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Super birthday ahead

By Robin Bowerman
Smart Investing
Principal & Head of Retail, Vanguard Investments Australia
6th January 2011


Next year, the superannuation contribution guarantee (SG) scheme will turn 20. And Smart Investing is getting in very early to mark this momentous occasion for Australian superannuation.

The great achievement of the SG scheme has been to extend superannuation coverage to the vast majority of the employed workforce.

Certainly, there are still considerable gaps in superannuation coverage among working Australians - principally the self-employed who have not made their own super arrangements.

Certainly superannuation savings are still, on average, grossly inadequate, as starkly pointed out in the Superannuation Savings Gap report, compiled by Rice Warner Actuaries for the Financial Services Council. (The latest report was published in October last year.

The inadequacy of women's average super savings remains a burning issue. And a tremendous challenge for Government and the financial services industry (including super funds and financial planners) is to convince today's fund members that SG contributions alone are insufficient to provide a sufficient retirement income - even taking the age pension into account.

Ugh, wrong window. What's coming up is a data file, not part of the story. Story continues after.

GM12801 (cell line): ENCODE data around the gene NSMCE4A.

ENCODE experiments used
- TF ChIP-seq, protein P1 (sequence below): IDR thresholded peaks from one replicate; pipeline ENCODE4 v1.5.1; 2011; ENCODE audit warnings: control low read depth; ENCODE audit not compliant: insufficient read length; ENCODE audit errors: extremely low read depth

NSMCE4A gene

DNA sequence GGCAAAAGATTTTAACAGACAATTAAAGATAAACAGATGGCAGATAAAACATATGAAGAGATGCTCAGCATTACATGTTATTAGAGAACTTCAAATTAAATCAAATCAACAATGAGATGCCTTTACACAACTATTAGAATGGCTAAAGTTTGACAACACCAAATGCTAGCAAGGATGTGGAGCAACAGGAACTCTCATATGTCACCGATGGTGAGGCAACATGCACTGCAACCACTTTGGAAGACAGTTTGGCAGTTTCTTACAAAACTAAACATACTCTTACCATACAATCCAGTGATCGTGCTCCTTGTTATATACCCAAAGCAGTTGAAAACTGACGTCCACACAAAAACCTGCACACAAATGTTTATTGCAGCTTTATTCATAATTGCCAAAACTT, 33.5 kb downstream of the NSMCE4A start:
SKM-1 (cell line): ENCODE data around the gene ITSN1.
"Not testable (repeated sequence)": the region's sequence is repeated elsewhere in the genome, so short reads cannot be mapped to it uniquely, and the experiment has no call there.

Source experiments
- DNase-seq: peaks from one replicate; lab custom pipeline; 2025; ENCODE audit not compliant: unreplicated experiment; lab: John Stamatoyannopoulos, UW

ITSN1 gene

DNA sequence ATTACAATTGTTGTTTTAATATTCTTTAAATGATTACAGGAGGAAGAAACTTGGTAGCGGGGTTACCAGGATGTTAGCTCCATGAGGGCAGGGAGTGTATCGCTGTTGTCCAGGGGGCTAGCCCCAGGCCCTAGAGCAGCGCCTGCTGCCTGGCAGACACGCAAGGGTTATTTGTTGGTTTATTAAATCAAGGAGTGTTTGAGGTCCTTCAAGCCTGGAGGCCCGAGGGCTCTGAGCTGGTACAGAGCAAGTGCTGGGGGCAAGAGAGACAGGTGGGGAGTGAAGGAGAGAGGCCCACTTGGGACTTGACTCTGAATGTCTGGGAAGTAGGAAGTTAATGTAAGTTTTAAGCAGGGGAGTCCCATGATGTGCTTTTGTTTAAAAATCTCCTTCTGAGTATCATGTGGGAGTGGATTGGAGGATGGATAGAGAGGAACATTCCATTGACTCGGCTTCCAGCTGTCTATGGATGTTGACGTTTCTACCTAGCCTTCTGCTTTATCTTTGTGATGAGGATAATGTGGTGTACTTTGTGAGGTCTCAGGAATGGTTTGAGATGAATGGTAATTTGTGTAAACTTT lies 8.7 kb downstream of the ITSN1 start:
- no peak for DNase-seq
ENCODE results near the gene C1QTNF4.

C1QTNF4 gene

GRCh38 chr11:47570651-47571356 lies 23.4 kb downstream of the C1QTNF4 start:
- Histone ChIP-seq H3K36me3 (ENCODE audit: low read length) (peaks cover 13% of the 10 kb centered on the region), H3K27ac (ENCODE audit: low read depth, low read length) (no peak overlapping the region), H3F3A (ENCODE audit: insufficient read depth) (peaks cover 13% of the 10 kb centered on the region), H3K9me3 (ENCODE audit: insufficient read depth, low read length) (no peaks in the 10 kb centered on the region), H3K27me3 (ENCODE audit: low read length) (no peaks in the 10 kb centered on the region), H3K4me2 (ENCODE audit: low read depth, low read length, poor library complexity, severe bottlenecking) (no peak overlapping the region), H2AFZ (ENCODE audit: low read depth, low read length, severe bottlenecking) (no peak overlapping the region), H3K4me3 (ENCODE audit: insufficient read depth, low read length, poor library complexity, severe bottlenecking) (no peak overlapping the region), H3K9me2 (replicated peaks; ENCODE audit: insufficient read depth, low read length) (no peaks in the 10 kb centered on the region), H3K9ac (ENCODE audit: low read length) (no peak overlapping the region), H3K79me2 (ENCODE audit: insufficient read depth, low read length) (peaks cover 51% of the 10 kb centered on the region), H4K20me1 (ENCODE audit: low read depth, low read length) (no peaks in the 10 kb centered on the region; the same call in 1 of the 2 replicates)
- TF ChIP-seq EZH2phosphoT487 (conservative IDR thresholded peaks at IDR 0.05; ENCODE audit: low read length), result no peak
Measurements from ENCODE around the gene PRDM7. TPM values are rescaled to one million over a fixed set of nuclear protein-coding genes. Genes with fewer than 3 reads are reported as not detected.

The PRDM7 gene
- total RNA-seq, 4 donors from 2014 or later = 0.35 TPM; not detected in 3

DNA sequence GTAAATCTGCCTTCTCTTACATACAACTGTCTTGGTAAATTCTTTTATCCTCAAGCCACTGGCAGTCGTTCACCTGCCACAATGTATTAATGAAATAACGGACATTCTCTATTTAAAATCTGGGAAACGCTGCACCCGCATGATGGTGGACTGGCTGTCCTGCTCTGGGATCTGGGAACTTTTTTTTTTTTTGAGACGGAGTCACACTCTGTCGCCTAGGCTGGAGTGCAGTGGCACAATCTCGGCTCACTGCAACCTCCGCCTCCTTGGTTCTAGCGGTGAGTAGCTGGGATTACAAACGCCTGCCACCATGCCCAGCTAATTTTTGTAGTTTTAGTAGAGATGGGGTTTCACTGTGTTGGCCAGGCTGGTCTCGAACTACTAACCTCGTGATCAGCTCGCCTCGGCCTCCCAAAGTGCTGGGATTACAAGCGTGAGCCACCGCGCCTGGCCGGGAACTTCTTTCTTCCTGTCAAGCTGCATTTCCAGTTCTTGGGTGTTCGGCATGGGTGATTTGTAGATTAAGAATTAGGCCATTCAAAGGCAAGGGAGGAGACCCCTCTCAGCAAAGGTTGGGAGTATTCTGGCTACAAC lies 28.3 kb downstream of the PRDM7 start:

The ABS reports that the average super balance in 2007 of fund members aged 55-64 years - in other words, those in the final decade before retirement or on the eve of retirement - was only $142,000.

When the SG celebrates its 40th birthday in 2032, most fund members retiring around that time would have had SG cover for their entire working lives.

And the SG scheme combined with the rapid ageing of the population means that post-retirement super savings would have greatly expanded.

It's interesting that Rice Warner's latest Superannuation Market Projections report forecasts that the market share of post-retirement super assets held by industry funds will rise from 5.2% today to 21.5% within 15 years.

This point regarding industry funds is highlighted here because industry funds, of course, have been tremendous beneficiaries of both award super (introduced in 1986) and the SG system six years later. Award super had triggered a tremendous spurt in super coverage among the Australian workforce.

A growing proportion of industry fund members are nearing or in retirement - much depending upon a fund's membership demographics.

As the SG scheme continues to mature with the ageing of the population, there will be increasing focus on the provision of retirement incomes. Expect this to be one of the key issues for discussion in 2011 and beyond.

22nd-January-2011

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